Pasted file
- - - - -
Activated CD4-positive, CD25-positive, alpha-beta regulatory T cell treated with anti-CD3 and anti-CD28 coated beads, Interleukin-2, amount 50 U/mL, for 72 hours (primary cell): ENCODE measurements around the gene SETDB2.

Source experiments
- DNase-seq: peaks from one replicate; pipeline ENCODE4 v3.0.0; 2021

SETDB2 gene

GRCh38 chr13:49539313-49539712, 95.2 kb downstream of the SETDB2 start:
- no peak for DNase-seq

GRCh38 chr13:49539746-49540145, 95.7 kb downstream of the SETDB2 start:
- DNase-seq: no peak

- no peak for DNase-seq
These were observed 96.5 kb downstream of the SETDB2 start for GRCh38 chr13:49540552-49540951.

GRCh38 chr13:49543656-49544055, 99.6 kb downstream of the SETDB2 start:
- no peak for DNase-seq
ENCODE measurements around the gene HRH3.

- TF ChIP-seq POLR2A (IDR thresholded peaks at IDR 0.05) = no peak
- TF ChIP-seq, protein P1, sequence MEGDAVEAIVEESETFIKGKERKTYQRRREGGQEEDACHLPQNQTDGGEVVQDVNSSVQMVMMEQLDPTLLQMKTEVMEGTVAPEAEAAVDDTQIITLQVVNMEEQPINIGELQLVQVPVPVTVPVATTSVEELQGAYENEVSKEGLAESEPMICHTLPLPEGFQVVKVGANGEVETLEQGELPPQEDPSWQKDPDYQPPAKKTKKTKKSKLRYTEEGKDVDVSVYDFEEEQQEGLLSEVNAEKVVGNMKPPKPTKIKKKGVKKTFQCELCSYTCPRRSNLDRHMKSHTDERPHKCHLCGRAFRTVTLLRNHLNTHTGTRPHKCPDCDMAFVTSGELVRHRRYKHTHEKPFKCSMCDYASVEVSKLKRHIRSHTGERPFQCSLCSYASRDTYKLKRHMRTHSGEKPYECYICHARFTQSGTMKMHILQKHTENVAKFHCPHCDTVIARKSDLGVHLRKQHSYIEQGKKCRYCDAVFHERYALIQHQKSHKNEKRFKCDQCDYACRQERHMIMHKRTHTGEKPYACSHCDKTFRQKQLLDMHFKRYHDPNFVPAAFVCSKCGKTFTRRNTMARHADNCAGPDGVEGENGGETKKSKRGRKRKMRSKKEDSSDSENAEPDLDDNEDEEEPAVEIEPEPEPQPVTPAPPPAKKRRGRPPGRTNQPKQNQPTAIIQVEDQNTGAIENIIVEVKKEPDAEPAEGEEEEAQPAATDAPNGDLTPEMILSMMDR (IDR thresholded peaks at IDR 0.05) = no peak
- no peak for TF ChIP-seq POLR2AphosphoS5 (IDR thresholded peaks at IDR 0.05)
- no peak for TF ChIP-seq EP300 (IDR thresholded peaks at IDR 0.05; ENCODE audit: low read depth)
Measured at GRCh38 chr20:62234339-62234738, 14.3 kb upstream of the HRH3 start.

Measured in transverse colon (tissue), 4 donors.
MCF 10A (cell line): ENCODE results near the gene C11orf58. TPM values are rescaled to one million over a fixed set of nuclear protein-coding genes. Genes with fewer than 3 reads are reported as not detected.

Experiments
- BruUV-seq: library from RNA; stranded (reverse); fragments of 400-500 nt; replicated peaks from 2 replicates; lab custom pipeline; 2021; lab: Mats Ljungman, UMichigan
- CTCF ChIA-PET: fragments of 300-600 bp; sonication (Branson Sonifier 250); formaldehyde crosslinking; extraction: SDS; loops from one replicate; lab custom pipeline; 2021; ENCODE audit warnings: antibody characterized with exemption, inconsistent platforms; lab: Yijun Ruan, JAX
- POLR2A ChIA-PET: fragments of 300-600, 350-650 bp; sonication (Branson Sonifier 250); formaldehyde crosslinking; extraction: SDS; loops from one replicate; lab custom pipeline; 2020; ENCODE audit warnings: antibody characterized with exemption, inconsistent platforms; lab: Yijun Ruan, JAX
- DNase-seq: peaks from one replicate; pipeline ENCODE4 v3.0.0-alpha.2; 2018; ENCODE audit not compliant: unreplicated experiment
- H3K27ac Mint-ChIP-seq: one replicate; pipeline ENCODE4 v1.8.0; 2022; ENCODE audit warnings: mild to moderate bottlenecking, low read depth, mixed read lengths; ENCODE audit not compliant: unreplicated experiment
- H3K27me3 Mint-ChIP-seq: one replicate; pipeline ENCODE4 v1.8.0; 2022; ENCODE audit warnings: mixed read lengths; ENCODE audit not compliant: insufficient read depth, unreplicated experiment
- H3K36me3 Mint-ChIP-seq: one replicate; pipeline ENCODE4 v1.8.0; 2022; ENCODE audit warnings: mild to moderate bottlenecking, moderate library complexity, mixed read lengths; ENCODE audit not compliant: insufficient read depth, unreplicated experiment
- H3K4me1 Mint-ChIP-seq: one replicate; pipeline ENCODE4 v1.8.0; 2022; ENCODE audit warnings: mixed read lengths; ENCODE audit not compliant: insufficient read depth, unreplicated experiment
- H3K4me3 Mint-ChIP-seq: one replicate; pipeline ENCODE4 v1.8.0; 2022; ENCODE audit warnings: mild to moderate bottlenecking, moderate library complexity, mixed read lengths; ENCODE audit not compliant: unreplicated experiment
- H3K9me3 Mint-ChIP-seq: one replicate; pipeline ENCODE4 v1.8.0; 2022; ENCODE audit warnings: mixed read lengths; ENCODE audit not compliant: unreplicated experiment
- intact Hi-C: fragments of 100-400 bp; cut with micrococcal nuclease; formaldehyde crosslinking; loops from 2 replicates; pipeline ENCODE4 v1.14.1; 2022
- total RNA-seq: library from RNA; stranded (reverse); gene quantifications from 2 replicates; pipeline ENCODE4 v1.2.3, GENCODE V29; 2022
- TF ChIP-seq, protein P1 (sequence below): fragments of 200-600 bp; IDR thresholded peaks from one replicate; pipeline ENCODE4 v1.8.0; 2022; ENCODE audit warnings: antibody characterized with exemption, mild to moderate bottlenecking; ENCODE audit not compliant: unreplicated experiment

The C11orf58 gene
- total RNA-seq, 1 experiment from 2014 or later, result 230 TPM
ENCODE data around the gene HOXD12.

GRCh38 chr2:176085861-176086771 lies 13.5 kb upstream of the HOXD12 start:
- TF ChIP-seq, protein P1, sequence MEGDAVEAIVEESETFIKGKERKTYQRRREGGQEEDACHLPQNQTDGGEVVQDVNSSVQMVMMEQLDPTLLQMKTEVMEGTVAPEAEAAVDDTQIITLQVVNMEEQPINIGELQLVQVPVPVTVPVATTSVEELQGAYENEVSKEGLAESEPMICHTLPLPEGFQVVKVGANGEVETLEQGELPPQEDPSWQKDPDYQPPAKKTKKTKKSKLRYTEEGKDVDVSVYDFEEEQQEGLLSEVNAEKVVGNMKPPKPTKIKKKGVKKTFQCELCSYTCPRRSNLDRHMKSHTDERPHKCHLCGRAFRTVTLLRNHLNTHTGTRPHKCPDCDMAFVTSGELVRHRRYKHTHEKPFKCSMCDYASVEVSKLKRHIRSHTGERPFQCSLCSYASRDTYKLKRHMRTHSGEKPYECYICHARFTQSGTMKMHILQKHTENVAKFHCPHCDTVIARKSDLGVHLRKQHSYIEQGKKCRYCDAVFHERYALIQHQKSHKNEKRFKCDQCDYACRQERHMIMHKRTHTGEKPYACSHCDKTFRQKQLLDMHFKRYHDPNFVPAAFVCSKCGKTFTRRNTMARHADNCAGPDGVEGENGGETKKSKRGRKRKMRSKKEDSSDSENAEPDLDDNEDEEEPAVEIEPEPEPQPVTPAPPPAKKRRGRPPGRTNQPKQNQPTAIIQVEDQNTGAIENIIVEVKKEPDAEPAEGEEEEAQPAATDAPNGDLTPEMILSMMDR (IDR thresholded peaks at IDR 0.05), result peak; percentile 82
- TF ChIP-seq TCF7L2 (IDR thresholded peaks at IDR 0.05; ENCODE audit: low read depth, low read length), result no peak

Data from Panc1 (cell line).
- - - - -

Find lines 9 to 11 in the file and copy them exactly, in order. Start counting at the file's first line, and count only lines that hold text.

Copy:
- no peak for DNase-seq
These were observed 96.5 kb downstream of the SETDB2 start for GRCh38 chr13:49540552-49540951.

GRCh38 chr13:49543656-49544055, 99.6 kb downstream of the SETDB2 start: